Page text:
I have read different descriptions of censored data:

A) As explained in this thread, unquantified data below or above a certain threshold is censored. Unquantified means data is above or below a certain threshold but we do not know the exact value. Data is then

marked at the low or high threshold valuein the regression model. It matches the description in this presentation, which I’ve found very clear (2nd slide on first page). In other words Y is capped to either a minimum, a maximum value or both because we do not know the true value outside of that range.B) A friend told me that we can apply a censored data model to partially

unknownY observations, provided we have at least some limit information about the unknown Yi outcomes. For example, we want to estimate the final price for a mix of silent and open auctions based on some qualitative criteria (type of goods, country, bidders wealth, etc.). While for the open auctions we know all final prices Yi, for the silent auctions we only know the first bid (say, $1,000) but not the final price. I was told that in this case data is censored from above and a censored regression model should be applied.C) Finally there is the definition given by the Wikipedia where Y is missing altogether but the predictors are available. I’m not sure how this example is different from truncated data.

So what exactly are censored data?

**Answer**

Consider the following data on an outcome y and a covariate x:

```
user y x
1 10 2
2 (-∞,5] 3
3 [4,+∞) 5
4 [8,9] 7
5 . .
```

For user 1, we have the complete data. For everyone else, we have incomplete data. Users 2, 3 and 4 are all censored: the outcome corresponding to known values of the covariate is not observed or is not observed exactly (left-, right-, and interval-censored). Sometimes this is an artifact of privacy considerations in survey design. In other times, it happens for other reasons. For instance, we don’t observe any wages below the minimum wages or the actual demand for concert tickets above the arena capacity.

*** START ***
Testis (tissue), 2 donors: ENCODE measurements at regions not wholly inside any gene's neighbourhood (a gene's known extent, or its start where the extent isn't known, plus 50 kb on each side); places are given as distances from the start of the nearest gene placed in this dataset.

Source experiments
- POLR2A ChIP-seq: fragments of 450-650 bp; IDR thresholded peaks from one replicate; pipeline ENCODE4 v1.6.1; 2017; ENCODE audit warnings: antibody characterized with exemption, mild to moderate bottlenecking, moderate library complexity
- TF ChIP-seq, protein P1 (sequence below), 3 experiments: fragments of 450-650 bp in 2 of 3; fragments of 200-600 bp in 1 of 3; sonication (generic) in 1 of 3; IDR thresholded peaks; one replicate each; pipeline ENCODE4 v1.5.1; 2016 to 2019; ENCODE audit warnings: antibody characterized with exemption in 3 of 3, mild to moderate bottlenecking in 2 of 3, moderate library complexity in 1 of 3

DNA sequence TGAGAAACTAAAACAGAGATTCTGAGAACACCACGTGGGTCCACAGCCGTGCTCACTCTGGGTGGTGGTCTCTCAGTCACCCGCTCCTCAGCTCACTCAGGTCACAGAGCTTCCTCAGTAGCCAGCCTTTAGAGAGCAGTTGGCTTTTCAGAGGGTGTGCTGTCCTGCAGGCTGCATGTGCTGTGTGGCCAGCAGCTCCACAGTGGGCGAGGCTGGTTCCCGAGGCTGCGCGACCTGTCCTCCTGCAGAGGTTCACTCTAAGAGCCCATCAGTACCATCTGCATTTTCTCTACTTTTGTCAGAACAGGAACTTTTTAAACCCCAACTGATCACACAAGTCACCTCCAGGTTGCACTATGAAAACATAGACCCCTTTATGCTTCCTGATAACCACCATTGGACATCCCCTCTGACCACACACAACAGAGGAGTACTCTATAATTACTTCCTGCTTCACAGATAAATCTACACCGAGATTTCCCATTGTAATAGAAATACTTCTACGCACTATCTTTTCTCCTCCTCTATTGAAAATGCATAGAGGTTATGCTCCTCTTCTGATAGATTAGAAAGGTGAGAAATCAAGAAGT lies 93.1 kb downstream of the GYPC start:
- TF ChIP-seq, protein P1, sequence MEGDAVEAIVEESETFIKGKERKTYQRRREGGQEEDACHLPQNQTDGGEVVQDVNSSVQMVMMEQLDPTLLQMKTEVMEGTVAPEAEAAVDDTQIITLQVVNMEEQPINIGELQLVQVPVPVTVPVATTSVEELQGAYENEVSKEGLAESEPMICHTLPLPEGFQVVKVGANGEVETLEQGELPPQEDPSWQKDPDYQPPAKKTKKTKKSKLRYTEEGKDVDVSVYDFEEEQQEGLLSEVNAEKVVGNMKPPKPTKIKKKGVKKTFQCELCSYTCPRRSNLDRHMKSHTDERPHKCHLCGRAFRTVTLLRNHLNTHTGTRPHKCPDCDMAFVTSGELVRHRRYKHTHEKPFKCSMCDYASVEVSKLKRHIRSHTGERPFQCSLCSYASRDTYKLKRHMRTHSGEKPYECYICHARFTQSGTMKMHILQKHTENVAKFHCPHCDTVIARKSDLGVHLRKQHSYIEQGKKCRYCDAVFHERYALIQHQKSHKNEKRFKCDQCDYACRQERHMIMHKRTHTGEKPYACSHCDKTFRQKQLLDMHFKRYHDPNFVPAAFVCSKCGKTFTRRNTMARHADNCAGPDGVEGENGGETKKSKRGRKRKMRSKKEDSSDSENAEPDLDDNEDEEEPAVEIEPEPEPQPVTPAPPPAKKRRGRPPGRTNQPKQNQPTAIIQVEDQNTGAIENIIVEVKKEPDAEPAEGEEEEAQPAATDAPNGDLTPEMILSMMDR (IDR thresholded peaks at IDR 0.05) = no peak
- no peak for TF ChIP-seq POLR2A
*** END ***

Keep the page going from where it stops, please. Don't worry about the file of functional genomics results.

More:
User 5 is truncated: both the outcome and the covariate are missing. This usually happens because we only collect data on people who did something. For instance, we only survey people who bought something (y>0), so we exclude anyone with y=0 along with their xs. We may not even have a row for this type of user in out data, though we know they exist because we know the rule that was used to generate our sample. Another example is **incidental** truncation: we only observe wage offers for people who are in the work force, because we assume that the wage offer is the wage when you are working. The truncation is incidental since it depends not on y, but on another variable.

In short, truncation implies a greater information loss than censoring (points A & B). Both of these types of “missingness” are systematic.

Working with this type of data typically involves making a strong distribution assumption about the error, and modifying the likelihood to take this into account. More flexible semi-parametric approaches are also possible. This is implicit in your point B.

**Attribution***Source : Link , Question Author : Robert Kubrick , Answer Author : dimitriy*